How do I get rid of the scum line around my pool?

Had extra people in your pool lately? You may have noticed a ring of grime around the waterline. If it’s a yellowish colour and feels a bit greasy to the touch, it is more than likely a combination of sunscreen, moisturisers, dead skin cells and body oils etc – it sounds gross, but they can float on top of the water and stick to the walls.

If you have a vinyl-lined interior such as Aqualux or a fibreglass shell, you can usually just wipe it straight off with a microfibre cloth. Get it while it’s fresh and you won’t need any chemicals – just a quick wipe will do it. (It’s even easier if you can throw the cloth at the last person in the water and get them to wipe the waterline down before they get out!)

Anyone who routinely gets a lot of waterline scum in their pool may benefit from using a chitosan-based clarifier such as our Vinyl Care & Protect or the Lochlor Ultra Kleer 4 in 1- products like these bind the fats and oils together and allow them to be filtered out, so they don’t sit on top of the water – thus preventing the scum line appearing in the first place.

Throwing a couple of clean, new (and fuzzy) tennis balls into the pool can also be helpful – as they float around they will pick up oil from the surface – just be sure to change them over regularly.

If you’re lucky enough to have a shower by the pool, a quick 10-second shower before jumping in goes a long way to reducing the amount of contaminants too.

If you can see a ring of grime has appeared on your pool waterline and you think it’s been there for a few weeks, you may find a gentle wipe is not enough, as a scum line left in the sun for weeks on end can become quite difficult to remove. If a quick wipe with a cloth isn’t working, spray with a vinyl waterline cleaner product and wipe off with a soft sponge (the sort you wash the car with – NEVER A MAGIC ERASER, and please don’t use microfibre with anything other than your pool water – don’t apply chemicals or cleaning products with microfibre).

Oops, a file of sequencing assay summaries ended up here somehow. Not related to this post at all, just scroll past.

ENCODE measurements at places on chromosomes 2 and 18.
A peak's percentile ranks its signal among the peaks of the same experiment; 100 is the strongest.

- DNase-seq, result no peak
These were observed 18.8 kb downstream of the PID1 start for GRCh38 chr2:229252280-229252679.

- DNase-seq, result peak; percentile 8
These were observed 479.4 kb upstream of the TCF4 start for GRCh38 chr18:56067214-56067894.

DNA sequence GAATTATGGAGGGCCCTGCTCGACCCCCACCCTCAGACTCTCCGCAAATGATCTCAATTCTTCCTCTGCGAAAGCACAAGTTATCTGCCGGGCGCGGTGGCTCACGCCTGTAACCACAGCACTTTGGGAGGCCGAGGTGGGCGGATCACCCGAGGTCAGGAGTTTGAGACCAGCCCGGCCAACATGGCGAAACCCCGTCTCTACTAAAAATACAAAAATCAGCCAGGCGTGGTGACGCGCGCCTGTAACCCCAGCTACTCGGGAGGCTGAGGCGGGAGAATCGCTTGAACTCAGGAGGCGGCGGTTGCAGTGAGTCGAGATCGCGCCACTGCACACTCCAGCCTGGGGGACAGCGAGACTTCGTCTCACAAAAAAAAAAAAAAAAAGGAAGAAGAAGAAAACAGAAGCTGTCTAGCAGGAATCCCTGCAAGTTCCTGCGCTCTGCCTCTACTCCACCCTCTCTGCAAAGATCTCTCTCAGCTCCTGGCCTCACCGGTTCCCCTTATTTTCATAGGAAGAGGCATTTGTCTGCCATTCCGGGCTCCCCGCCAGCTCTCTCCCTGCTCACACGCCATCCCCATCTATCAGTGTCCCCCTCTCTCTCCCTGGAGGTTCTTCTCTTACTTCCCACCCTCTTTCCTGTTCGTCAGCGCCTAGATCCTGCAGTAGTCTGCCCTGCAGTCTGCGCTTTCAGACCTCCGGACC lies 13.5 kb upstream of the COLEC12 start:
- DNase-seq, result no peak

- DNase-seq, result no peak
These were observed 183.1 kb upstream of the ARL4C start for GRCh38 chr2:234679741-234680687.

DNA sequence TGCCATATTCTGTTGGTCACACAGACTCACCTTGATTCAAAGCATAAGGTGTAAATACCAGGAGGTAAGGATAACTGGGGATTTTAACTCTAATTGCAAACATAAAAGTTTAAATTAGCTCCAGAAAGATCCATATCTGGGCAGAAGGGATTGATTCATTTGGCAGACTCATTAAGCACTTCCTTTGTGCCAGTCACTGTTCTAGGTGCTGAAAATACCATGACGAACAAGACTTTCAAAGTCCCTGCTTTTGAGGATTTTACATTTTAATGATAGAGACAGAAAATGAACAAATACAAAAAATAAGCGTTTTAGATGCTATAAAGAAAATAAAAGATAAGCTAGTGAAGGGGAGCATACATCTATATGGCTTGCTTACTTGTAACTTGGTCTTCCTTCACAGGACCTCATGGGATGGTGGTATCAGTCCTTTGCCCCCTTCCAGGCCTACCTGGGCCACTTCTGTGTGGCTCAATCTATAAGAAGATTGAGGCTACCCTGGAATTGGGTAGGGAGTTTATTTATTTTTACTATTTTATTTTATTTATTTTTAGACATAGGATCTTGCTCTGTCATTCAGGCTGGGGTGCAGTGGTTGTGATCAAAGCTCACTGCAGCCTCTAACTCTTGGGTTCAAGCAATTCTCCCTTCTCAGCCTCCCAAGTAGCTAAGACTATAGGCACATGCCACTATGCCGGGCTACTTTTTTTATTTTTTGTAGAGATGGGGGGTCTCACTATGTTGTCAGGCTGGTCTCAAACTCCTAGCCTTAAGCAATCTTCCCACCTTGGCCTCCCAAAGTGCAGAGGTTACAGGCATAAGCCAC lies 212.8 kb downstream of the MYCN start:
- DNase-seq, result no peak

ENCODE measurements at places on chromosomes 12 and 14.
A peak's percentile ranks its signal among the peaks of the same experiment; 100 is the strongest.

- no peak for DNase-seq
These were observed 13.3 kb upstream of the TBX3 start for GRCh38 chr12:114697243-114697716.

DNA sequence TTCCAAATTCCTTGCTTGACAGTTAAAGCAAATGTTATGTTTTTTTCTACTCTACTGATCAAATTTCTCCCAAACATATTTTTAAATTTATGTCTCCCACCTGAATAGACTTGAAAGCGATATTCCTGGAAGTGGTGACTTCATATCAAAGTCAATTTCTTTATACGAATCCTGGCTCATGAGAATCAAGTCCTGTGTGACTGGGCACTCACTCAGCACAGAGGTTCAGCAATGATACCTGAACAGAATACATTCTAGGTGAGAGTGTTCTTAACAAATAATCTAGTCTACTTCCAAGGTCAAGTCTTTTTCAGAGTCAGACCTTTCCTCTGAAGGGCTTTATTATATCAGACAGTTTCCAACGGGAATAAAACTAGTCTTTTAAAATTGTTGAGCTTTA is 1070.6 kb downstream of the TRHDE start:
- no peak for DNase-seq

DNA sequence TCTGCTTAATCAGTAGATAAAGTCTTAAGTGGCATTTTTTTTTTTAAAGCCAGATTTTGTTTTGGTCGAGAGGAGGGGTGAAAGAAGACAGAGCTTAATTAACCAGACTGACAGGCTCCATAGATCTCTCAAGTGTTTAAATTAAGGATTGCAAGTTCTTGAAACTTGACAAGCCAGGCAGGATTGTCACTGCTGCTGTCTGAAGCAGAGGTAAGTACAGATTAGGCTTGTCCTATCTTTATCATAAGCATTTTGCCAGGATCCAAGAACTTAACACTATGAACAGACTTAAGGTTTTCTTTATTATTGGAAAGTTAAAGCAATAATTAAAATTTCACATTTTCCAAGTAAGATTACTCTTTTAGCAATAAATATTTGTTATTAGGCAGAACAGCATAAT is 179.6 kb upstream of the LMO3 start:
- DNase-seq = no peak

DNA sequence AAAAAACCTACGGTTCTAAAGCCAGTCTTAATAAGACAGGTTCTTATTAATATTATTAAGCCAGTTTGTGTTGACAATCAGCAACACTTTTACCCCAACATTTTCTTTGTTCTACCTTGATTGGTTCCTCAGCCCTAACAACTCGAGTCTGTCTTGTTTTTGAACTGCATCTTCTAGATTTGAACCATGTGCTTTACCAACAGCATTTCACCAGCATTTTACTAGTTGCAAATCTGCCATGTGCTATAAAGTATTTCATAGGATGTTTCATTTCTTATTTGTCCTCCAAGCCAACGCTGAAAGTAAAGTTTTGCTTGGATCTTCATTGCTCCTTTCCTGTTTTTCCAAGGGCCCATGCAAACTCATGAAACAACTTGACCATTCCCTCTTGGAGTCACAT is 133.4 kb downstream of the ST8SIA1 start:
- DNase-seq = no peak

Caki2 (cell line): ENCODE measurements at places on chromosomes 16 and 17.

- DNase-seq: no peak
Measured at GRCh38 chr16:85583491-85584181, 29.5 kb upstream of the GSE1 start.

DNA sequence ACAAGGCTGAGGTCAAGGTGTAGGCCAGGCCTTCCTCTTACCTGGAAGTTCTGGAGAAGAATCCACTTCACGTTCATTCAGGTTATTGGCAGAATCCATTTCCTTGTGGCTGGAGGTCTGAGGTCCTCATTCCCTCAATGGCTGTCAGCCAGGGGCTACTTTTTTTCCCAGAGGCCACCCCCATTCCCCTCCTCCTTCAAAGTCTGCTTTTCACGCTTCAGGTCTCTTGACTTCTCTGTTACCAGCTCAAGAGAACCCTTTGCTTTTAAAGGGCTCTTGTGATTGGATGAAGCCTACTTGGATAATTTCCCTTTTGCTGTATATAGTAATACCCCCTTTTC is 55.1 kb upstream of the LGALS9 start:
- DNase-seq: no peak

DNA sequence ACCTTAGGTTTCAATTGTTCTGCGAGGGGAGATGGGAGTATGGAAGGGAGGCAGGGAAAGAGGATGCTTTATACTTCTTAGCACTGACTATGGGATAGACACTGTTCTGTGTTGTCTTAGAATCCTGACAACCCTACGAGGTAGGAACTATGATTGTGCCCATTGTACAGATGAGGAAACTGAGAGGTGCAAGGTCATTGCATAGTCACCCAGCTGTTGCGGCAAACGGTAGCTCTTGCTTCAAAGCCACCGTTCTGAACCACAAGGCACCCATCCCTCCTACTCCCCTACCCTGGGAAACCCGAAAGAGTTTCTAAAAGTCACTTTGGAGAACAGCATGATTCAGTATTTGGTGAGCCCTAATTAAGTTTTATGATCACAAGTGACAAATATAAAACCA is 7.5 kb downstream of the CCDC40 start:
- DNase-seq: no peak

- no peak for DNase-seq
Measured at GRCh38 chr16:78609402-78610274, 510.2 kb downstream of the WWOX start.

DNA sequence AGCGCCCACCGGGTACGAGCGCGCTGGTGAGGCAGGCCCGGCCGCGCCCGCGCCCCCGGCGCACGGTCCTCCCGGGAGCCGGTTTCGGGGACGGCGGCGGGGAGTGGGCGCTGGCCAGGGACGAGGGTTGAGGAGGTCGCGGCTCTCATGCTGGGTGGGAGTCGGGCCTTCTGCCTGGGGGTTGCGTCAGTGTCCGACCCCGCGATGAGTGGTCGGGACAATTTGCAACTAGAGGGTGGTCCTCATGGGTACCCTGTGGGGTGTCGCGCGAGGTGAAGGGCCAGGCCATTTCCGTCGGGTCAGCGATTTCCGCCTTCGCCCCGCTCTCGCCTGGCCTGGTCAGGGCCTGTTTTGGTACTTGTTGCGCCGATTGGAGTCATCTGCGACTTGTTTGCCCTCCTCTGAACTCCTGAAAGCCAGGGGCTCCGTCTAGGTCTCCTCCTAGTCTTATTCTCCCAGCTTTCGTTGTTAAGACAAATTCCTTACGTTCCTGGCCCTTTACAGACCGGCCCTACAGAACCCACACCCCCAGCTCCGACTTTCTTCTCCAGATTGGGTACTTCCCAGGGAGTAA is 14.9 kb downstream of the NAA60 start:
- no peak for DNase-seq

Another product often used with success (which you probably already have under the sink) is Jif! Just a tiny amount on a sponge, and wipe gently. If that doesn’t clean it off, resist the urge to rub or scrub at it – if the grime has been allowed to “bake on” in the sun, it can become embedded in the surface. In this event, the best approach is to add a chitosan-based clarifier to the pool. Raise the water level to above the stain, then wait for the clarifier to work its magic.

If the ring is more of an orangey yellow, and doesn’t feel greasy at all, it’s possible it could be a chemical reaction between sunscreen and copper. The above suggestions should still help, but it’s important to remove the cause.

Copper is most commonly introduced into a pool through copper-based algaecides, so if adding an algaecide into your vinyl-lined pool, ensure it is not a copper-based one. Sunscreen/copper stains can appear quite literally overnight and are more likely to occur on the walls that get the most sun. Some brands of sunscreen seem to be worse than others, but if you find your swimwear or pool towels sometimes get orange stains after washing, or you have acrylic fingernails which turn a little orange or yellow after swimming you may like to try an alternative brand. Avobenzone and oxybenzone are common ingredients in sunscreens that seem to have this issue.

Garry Long has been working in the Australian pool industry since 1978. A qualified canvas goods maker with a passion for innovation, he was inspired by the technology behind the sails used in America's Cup racing sails, and adapted and applied it to the pool industry at ABGAL. In 1990 ABGAL were the first company in Australia to use a single ply robotic cutting system to fabricate vinyl products. In 1993 Garry developed a 3D measuring system for complex shaped inground pools, which continues to be used today. Garry was President of the Australian Canvas & Synthetic Products Association in 2007-2008, and is the Managing Director at ABGAL Liners & Covers.